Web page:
William Grubb

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William Irwin Grubb (born March 8, 1862 in Cincinnati, Ohio; died October 27, 1935 in Birmingham) served as a Judge on the United States District Court for the Northern District of Alabama from 1909 to 1935. He is noted for having struck down components of President Franklin Roosevelt's "New Deal" programs and for his support for national prohibition.

Grubb was was the son of John Grubb and Sidney Irwin who owned a grocery store in Cincinnati. His father's family had immigrated to Delaware from Cornwall in the late 1600s and his mother's family, of Irish ancestry, was related to Presidents William Harrison and Benjamin Harrison.

William earned his bachelor of arts at Yale University in 1883, where he shared a room with Horace Taft, younger brother of future president William Howard Taft. He completed a professional degree at the Cincinnati Law School and was admitted to the Ohio Bar in 1994. He took a job as a stenographer for the Kansas City, Memphis & Birmingham Railroad, and relocated to Birmingham to pursue his career in 1887. Grubb and Walker Percy kept offices in the Potter Building in 1902. Grubb joined the firm of Walker, Tillman, Campbell & Morrow as a partner in 1904. He married the former Alice Claire Vigo on June 8, 1906.

After Oscar Hundley pre-emptively resigned from the court rather than face contentious re-nomination hearings in the U.S. Senate in 1909, President Taft appointed Grubb to fill the vacant seat. He was confirmed by the Senate on May 18 and commissioned the same day. Grubb became known immediately for his relentless work ethic and was called three times to New York City to help clear backlogged district court cases there.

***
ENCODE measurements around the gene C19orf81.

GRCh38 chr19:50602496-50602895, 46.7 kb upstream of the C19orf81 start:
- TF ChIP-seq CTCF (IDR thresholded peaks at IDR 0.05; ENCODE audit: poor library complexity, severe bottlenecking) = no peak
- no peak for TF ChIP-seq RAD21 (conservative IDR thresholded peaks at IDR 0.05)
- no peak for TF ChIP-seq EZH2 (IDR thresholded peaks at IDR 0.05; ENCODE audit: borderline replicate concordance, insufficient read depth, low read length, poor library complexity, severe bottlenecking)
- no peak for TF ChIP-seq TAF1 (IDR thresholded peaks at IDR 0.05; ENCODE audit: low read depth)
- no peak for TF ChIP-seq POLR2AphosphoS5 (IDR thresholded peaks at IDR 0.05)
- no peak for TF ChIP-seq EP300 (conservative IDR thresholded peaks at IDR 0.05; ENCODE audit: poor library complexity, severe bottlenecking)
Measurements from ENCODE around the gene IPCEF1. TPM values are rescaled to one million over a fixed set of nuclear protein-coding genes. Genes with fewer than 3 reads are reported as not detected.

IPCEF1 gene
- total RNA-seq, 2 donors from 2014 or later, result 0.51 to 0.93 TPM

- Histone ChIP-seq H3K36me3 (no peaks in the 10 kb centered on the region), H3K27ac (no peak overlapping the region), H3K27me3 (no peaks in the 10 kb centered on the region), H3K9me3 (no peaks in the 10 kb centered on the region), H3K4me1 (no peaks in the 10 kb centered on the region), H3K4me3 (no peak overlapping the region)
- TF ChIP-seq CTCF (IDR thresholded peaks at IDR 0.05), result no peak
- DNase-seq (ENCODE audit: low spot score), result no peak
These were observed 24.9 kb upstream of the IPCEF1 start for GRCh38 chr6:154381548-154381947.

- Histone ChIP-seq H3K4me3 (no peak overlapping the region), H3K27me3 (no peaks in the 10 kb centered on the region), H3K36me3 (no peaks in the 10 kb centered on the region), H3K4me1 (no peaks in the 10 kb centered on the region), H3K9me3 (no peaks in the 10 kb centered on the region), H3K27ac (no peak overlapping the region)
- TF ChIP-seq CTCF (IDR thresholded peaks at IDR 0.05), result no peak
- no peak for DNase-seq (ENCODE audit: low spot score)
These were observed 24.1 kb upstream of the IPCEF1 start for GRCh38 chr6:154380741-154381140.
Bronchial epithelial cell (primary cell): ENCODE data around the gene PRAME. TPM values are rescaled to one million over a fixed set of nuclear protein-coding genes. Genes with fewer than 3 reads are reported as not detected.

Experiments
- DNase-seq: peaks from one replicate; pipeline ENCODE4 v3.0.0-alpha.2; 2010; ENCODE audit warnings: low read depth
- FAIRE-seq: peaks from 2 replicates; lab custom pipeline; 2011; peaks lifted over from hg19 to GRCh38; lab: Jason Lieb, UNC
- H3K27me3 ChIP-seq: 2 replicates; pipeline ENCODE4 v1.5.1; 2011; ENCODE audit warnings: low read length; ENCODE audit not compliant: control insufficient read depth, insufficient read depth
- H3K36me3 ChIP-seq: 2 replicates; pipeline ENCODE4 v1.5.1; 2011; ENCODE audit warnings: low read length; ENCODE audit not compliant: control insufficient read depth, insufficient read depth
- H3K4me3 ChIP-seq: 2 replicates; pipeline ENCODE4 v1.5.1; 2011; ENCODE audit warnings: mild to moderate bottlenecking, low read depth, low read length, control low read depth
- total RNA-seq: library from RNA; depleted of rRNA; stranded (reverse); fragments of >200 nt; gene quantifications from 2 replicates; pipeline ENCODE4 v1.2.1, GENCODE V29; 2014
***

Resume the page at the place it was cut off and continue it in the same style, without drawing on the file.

President Herbert Hoover appointed Grubb to the National Committee on Law Observance and Law Enforcement (the "Wickersham Commission") in 1929 to study the effects of national prohibition. He argued that organized crime and other ill effects could be combated by means other than repeal of the amendment. During the Great Depression, Grubb dismissed an indictment against sawmill owner William Bulcher who was charged with violating a contract with the National Recovery Agency and held the agency itself to be unconstitutional. The original case was appealed to the Supreme Court, but NRA lawyers reached a settlement with Bulcher rather than pursue the case.

In December 1934 Grubb ruled in "Ashwander v. Tennessee Valley Authority" that the United States could not compete with private electrical utilities and issued an injunction against the TVA. That decision was overturned by the United States Court of Appeals for the Fifth Circuit, and their ruling in favor of the TVA was upheld by the U.S. Supreme Court.

Grubb died at home in Birmingham just prior to the Supreme Court's decision in Ashwander v. TVA. He suffered a heart attack on a Sunday morning before attending services at St Paul's Catholic Church. He was survived by his wife, Alice, and three children: Kathrine, Archibald, and William Jr. Grubb was buried at Elmwood Cemetery.

Preceded by:
Oscar Hundley
Judge of the United States District Court for the Northern District of Alabama
1909-1935
Succeeded by:
David Davis

References

  • Owen, Thomas M. (1912) Alabama Official and Statistical Register: 1911. Alabama Department of Archives and History, p. 206
  • "William Irwin Grubb, B.A. 1883." obituary (October 15, 1936) Yale Bulletin, No. 95, p. 29
  • "William Irwin Grubb" (October 9, 2016) Wikipedia - accessed November 2, 2016